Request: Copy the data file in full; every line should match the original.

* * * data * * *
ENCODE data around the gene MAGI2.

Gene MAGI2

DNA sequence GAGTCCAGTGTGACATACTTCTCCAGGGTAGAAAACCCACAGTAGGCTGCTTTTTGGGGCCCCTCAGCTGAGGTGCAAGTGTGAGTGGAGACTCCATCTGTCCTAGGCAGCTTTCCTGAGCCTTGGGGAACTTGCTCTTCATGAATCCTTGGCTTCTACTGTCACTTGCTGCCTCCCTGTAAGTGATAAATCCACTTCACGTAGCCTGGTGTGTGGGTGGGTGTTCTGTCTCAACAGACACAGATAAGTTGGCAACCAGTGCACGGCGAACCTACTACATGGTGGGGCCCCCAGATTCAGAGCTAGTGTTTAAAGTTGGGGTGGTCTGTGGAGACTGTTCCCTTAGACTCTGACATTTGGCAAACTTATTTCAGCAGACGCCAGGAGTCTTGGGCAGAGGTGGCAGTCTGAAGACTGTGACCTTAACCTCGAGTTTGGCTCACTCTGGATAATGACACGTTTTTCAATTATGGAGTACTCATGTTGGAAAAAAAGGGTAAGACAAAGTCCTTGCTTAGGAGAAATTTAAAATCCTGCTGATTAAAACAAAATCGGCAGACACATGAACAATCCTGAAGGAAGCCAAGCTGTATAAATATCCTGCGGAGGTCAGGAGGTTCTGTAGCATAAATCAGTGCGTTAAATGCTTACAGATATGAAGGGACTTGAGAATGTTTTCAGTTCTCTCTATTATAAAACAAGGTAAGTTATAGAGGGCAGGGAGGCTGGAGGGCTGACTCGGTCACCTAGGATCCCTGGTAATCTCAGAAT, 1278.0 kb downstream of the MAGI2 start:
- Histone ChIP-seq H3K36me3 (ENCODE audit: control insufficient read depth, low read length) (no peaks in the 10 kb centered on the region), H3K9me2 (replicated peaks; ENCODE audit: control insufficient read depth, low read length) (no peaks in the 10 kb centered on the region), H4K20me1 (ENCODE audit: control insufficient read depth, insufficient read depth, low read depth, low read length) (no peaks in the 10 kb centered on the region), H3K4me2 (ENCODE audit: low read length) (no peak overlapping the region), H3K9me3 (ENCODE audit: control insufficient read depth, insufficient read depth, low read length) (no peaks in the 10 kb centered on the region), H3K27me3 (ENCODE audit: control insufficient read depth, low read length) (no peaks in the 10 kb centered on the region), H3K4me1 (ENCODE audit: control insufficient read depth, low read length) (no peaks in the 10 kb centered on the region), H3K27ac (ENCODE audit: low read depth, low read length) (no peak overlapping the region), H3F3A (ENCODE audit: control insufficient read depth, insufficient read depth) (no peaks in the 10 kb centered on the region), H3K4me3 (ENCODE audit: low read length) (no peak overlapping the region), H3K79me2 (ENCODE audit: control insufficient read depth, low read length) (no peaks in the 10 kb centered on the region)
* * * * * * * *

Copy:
ENCODE data around the gene MAGI2.

Gene MAGI2

DNA sequence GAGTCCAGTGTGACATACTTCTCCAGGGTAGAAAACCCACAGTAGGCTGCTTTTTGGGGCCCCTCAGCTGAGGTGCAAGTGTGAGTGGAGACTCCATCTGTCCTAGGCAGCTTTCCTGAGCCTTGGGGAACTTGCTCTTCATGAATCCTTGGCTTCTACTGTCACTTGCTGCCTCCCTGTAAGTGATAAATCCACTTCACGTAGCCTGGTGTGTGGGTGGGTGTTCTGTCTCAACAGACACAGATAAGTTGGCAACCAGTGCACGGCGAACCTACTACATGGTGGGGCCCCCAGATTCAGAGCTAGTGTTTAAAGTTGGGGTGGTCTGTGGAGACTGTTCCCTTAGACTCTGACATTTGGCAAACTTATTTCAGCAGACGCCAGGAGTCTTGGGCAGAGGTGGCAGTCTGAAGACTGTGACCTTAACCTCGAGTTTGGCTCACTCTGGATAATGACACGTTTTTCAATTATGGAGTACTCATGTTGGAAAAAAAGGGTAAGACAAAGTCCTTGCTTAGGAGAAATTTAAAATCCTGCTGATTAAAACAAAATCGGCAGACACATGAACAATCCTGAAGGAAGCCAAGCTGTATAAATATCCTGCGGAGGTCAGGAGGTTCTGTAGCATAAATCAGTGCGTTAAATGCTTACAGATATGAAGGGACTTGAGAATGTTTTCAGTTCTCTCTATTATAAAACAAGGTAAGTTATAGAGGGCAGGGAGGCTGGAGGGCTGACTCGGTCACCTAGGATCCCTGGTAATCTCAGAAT, 1278.0 kb downstream of the MAGI2 start:
- Histone ChIP-seq H3K36me3 (ENCODE audit: control insufficient read depth, low read length) (no peaks in the 10 kb centered on the region), H3K9me2 (replicated peaks; ENCODE audit: control insufficient read depth, low read length) (no peaks in the 10 kb centered on the region), H4K20me1 (ENCODE audit: control insufficient read depth, insufficient read depth, low read depth, low read length) (no peaks in the 10 kb centered on the region), H3K4me2 (ENCODE audit: low read length) (no peak overlapping the region), H3K9me3 (ENCODE audit: control insufficient read depth, insufficient read depth, low read length) (no peaks in the 10 kb centered on the region), H3K27me3 (ENCODE audit: control insufficient read depth, low read length) (no peaks in the 10 kb centered on the region), H3K4me1 (ENCODE audit: control insufficient read depth, low read length) (no peaks in the 10 kb centered on the region), H3K27ac (ENCODE audit: low read depth, low read length) (no peak overlapping the region), H3F3A (ENCODE audit: control insufficient read depth, insufficient read depth) (no peaks in the 10 kb centered on the region), H3K4me3 (ENCODE audit: low read length) (no peak overlapping the region), H3K79me2 (ENCODE audit: control insufficient read depth, low read length) (no peaks in the 10 kb centered on the region)